Just six months on from the implementation of the General Data Protection Regulation (GDPR), new research from Thales eSecurity has revealed that more than two thirds (69%) of consumers would consider legal action against any company that failed to manage their data properly under GDPR.
The company surveyed 1,000 UK consumers and 250 IT decision makers to discover that 86 per cent of consumers would consider switching to another company after a data breach and 35 per cent stated that a data breach under GDPR would 'definitely' give them a negative perception of the a company.
Surprisingly 17 per cent of UK consumers said they still had not heard of the regulation compared to just nine per cent in Germany. However, a quarter (25%) of people in both regions revealed that they could not explain what GDPR is.
Thales eSecurity also questioned members of the C-Suite as to whether their organisation was prepared for the legislation in time for the May deadline and 84 per cent of businesses reported being 'completely' ready with 11 per cent being somewhat prepared. The manufacturing and utilities industries had the highest preparedness rates at 91 per cent while retail had the lowest across both countries at 78 per cent.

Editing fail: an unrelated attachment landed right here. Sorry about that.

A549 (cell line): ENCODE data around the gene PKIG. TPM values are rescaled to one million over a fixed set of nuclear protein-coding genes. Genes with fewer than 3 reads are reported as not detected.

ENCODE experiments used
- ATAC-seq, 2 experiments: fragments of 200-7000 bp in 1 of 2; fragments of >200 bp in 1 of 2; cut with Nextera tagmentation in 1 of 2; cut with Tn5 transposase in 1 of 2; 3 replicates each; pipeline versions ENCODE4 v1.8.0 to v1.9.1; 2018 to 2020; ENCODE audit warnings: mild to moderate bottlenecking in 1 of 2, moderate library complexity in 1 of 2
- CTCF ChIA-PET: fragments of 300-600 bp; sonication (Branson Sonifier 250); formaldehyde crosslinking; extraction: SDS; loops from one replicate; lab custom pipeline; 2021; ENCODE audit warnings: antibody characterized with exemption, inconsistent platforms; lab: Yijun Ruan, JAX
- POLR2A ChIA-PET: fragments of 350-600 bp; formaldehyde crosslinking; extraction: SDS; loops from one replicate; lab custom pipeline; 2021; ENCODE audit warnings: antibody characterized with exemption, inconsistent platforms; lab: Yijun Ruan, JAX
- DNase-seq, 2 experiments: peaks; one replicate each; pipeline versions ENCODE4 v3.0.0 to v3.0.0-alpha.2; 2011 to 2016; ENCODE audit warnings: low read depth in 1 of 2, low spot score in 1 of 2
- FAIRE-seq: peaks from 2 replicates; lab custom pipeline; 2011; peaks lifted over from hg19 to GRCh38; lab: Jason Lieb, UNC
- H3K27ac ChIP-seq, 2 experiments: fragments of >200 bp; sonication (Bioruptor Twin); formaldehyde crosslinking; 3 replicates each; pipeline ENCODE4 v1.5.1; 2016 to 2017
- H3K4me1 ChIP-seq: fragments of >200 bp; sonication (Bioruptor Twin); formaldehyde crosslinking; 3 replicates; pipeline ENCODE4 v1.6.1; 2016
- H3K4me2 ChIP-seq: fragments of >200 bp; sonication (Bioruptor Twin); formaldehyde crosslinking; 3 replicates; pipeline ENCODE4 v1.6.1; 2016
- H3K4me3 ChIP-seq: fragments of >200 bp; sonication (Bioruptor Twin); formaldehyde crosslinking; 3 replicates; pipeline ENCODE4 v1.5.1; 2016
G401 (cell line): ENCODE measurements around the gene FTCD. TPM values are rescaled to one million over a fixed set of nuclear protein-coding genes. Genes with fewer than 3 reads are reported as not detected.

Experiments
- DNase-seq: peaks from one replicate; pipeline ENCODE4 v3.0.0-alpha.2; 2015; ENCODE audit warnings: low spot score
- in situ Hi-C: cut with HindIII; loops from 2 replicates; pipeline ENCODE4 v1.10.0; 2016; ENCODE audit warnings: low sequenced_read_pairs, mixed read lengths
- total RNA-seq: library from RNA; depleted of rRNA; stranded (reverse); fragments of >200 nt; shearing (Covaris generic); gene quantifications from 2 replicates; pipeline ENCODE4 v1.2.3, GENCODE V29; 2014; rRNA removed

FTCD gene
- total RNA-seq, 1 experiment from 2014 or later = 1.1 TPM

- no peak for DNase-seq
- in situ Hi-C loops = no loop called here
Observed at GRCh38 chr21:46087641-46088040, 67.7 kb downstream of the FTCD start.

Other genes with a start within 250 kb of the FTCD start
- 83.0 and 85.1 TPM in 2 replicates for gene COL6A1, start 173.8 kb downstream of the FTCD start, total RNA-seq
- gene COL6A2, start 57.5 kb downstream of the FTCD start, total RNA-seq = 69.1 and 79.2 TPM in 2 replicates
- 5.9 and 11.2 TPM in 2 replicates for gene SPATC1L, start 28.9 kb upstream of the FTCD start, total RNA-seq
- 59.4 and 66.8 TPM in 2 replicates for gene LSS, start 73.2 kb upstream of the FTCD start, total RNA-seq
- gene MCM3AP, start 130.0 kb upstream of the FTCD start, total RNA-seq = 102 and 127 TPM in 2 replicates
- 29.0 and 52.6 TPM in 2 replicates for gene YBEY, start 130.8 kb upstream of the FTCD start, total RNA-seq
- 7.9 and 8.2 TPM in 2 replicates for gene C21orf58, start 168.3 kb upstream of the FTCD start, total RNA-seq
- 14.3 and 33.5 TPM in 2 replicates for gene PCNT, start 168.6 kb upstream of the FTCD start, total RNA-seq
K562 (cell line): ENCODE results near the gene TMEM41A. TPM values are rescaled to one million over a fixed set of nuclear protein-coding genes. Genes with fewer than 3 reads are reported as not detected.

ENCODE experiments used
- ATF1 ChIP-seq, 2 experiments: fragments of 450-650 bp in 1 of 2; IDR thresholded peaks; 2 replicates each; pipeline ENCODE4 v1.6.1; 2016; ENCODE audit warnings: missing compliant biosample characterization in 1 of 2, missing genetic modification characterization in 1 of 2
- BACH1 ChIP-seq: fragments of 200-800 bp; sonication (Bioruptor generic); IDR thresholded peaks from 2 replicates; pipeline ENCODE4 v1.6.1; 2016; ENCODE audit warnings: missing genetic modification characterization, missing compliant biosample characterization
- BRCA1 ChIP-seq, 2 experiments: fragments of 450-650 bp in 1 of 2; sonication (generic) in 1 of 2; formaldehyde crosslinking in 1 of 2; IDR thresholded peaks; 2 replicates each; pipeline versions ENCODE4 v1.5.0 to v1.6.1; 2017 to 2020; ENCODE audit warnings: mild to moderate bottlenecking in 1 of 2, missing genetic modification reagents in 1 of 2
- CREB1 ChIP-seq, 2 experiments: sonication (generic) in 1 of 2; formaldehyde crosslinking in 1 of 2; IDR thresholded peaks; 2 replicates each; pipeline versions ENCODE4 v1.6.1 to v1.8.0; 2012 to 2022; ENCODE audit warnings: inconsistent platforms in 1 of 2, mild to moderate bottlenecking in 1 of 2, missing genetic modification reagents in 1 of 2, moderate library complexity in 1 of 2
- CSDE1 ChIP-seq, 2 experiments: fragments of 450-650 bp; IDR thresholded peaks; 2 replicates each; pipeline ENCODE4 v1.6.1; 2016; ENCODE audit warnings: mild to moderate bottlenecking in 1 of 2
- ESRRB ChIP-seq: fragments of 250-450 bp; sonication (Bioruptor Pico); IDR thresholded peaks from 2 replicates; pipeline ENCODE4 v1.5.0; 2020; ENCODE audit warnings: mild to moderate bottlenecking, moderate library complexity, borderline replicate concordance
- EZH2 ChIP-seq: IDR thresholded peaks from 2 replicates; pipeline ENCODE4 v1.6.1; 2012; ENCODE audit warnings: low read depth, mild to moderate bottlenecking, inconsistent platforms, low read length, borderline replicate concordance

Cost to businesses
UK businesses also ranked second when it came to financial investment into preparing for GDPR. Spending in the UK averaged £86,806 while German organisations invested an average of €210,653.
Only three out of ten enterprises across the UK spent over £10,000 preparing for the regulation whereas more than half did the same in Germany. On the other end of the scale, 16 per cent of German organisations invested between €500,000 to €1m to become compliant compared with just five per cent of organisations across the UK.
GDPR has also affected how enterprises interact and engage with third-parties with 38 per cent admitting to completely changing their security policies with contractors or vendors while 24 per cent partially changed their policies.
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